Armed Against Alzheimer's: Part II

There are many myths surrounding Alzheimer's disease, the most
common form of dementia.

Many think memory loss is a natural part of aging, but according to the Alzheimer's Association, severe memory loss is now recognized by experts as an indication of a serious illness.

Many also don't realize the disease is fatal.

The truth: It will kill you.

It robs patients of brain cells, which leads to memory problems, erratic behaviors and the inability of the body to function properly.

It also takes away your identity and ability to relate to others.

There is currently no cure for the disease, and in only half of the patients who take the available FDA-approved Alzheimer's drugs,
symptoms slow or stop for six to 12 months.

Experts say, however, there are ways to protect yourself.

For example, Alzheimer's disease is directly linked to cardiovascular and metabolic health.

Obese people are twice as likely to develop dementia and those with heart disease have a much higher risk of AD.

Recent research shows people with high blood pressure, one of the precursors of heart disease, are up to 600 percent more likely to develop dementia.

The Alzheimer's Society of the United Kingdom says treating the condition in midlife can cut the number of deaths from dementia by up to 15,000 people a year.

Other studies show having high cholesterol increases someone's chance of developing dementia by 43 percent and having diabetes increases it by 65 percent.

High glucose levels are also linked to the debilitating disease.

A nine-year study of 1,173 diabetes-free people over age 75 showed those with high glucose levels had a 77 percent greater chance of getting AD.

Insulin levels decrease with age, making it more difficult for glucose to enter cells, which causes a spike in glucose levels.

That results in more waste products like free radicals, in the cells, which can harm blood vessels.

Some experts say Alzheimer's is a new type of diabetes.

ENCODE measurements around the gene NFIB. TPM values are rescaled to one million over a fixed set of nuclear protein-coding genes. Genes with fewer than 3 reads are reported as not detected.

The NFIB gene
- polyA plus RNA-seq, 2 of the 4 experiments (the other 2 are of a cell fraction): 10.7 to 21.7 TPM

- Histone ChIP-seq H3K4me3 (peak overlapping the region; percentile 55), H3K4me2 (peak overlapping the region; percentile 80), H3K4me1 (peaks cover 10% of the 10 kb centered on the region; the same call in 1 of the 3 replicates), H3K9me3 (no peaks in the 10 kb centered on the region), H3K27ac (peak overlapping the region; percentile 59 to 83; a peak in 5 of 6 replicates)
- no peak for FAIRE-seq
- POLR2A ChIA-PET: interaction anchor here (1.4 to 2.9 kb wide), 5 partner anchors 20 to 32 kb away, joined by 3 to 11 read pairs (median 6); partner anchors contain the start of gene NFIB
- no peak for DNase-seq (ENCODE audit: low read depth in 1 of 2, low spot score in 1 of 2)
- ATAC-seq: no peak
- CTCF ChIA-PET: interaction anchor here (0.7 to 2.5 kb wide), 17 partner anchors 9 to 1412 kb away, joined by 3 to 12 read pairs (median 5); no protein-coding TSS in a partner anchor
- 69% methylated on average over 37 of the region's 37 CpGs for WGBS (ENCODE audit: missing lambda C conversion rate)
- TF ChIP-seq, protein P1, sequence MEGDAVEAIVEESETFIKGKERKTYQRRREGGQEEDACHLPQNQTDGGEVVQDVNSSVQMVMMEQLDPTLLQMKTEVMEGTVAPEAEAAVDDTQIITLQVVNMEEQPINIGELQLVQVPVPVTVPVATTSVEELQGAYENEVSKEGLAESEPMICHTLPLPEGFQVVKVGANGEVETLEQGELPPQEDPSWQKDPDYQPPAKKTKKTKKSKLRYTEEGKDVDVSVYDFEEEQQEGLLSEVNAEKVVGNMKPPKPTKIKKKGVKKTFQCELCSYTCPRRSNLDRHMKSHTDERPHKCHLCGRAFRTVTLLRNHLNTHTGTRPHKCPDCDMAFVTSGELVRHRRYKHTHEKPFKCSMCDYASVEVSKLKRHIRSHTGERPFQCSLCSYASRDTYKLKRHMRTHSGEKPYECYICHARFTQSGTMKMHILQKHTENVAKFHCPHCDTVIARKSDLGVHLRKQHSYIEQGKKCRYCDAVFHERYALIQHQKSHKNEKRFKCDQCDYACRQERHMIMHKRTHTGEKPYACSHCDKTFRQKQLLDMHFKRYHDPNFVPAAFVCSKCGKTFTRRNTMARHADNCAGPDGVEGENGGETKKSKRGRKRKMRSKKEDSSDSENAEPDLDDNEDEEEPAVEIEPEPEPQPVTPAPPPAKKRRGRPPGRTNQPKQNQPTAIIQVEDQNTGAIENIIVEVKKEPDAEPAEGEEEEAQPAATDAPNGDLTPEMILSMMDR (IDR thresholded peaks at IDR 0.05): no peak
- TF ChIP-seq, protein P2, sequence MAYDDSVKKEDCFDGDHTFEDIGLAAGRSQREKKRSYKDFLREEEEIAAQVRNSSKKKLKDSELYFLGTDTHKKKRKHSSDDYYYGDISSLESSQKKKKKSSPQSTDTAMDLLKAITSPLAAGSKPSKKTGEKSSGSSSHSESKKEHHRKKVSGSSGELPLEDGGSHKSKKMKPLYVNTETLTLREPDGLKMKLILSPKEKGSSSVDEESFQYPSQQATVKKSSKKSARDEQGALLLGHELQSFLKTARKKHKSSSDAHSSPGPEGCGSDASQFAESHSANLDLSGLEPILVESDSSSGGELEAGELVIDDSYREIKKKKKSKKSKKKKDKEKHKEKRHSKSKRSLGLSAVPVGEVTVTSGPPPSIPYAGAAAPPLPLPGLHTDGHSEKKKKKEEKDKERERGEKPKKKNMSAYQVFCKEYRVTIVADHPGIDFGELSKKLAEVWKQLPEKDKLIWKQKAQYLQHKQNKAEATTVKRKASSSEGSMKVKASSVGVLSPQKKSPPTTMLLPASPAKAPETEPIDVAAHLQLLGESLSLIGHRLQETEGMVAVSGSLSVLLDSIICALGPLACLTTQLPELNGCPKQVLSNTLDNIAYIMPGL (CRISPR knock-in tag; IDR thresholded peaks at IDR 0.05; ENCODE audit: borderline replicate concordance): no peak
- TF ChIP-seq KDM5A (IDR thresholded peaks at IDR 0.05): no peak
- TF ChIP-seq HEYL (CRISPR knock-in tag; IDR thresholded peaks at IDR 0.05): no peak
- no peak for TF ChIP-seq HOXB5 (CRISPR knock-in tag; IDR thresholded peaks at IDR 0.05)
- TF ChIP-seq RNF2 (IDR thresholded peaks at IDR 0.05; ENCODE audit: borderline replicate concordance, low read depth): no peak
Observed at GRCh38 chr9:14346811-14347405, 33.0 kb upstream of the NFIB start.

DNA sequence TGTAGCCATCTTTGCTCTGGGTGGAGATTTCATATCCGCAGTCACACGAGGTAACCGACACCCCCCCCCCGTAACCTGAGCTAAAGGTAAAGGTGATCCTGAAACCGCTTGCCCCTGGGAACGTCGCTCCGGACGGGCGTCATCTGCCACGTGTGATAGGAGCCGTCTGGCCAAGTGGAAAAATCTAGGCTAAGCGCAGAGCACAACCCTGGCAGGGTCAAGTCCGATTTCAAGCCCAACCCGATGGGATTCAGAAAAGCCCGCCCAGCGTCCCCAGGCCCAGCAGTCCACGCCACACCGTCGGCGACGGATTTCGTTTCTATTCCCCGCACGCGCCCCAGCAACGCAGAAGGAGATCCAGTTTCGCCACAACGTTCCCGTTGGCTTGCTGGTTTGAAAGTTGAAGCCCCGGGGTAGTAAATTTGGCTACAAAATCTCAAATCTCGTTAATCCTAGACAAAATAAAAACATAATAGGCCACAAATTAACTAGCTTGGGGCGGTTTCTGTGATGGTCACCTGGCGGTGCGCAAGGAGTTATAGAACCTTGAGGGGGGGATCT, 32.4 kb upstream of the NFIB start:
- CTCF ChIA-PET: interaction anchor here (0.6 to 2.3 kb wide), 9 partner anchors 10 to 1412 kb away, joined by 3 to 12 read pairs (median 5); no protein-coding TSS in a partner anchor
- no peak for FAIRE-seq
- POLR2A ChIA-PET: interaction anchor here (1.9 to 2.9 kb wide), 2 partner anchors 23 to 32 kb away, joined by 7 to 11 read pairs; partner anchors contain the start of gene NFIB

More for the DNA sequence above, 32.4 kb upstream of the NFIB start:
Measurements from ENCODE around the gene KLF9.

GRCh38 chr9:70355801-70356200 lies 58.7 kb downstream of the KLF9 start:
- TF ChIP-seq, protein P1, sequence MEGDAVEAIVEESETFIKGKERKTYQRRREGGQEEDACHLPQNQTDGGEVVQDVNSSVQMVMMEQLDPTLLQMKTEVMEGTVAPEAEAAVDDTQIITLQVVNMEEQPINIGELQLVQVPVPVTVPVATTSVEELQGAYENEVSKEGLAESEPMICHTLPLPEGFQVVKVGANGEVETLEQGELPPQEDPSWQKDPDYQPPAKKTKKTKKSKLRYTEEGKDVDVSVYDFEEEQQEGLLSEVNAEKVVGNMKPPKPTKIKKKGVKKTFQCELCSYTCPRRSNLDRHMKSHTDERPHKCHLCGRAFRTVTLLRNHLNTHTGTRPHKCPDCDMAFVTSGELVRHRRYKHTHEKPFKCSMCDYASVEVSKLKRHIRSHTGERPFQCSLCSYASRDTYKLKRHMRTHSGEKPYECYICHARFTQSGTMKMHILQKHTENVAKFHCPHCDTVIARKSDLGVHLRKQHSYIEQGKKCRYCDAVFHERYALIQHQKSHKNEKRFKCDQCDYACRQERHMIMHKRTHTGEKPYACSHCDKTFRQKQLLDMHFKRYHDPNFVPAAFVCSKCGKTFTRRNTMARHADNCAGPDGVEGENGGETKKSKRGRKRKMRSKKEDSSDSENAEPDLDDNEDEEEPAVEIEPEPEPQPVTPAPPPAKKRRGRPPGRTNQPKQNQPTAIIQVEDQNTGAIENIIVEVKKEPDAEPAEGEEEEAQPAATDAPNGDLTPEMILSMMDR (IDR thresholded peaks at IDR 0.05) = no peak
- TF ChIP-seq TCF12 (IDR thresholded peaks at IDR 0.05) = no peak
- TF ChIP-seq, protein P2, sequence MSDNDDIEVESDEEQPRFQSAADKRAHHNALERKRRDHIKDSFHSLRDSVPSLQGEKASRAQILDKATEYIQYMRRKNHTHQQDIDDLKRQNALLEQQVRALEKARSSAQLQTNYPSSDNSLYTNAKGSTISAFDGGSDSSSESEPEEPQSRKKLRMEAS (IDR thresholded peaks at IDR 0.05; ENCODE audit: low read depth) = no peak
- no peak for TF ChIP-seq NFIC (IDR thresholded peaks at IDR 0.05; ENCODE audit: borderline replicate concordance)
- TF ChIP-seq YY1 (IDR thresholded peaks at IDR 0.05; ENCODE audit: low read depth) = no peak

In the past few years, researchers at Rhode Island Hospital and Brown Medical School have discovered that insulin and insulin receptors are considerably reduced in the brains of early-stage Alzheimer's patients.

As the disease progresses, insulin levels continue to deplete.

They also found that a deficiency in the neurotransmitter acetylcholine, a characteristic of the disease, is associated with insulin loss.

They went on to illustrate that potential Alzheimer's treatments are
those that target insulin and its action on the brain.

"We have demonstrated that a loss of insulin in the brain triggers the onset of Alzheimer's, probably because as the brain loses insulin, the cells that require insulin to function and survive also eventually die," says Suzanne M. de la Monte, M.D., senior author of the study, a neuropathologist at Rhode Island Hospital and a professor of pathology at Brown Medical School in Providence, R.I.

"The consequences are increased oxidative stress, brain deterioration, loss of cognitive function, and a buildup of plaques and tangles in the brain -- all hallmarks of Alzheimer's."

Experts say exercise can protect you from Alzheimer's disease, but according to the Centers for Disease Control (CDC), only a small number of older adults follow the recommended 30 minutes or more,
five days a week guideline.

Twenty-eight to 34 percent of adults aged 65 to 74 and 35 to 44 percent of adults over age 75 do not engage in leisure-time
physical activity.

One reason exercise may prevent AD is by thwarting the buildup of plaque, as shown in mice injected with a gene predisposing them to
plaque accumulation. In addition, exercise combats depression.

Research by Rush Alzheimer's Disease Center revealed lonely people are twice as likely to develop AD.

According to John J. Ratey, M.D., author of Spark: The Revolutionary New Science of Exercise and the Brain, exercise causes a rush of
the neurotransmitter dopamine, which is associated with feelings of pleasure.

Dopamine has been shown to slow metabolism in areas of the brain linked to cognition, but with age, dopamine levels taper off.

For more information contact the Alzheimer's Association at
(800) 272-3900

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